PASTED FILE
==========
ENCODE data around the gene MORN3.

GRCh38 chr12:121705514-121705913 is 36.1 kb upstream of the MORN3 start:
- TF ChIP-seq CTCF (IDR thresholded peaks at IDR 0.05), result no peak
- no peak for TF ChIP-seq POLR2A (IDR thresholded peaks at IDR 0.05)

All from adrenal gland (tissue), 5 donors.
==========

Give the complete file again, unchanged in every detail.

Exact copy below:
ENCODE data around the gene MORN3.

GRCh38 chr12:121705514-121705913 is 36.1 kb upstream of the MORN3 start:
- TF ChIP-seq CTCF (IDR thresholded peaks at IDR 0.05), result no peak
- no peak for TF ChIP-seq POLR2A (IDR thresholded peaks at IDR 0.05)

All from adrenal gland (tissue), 5 donors.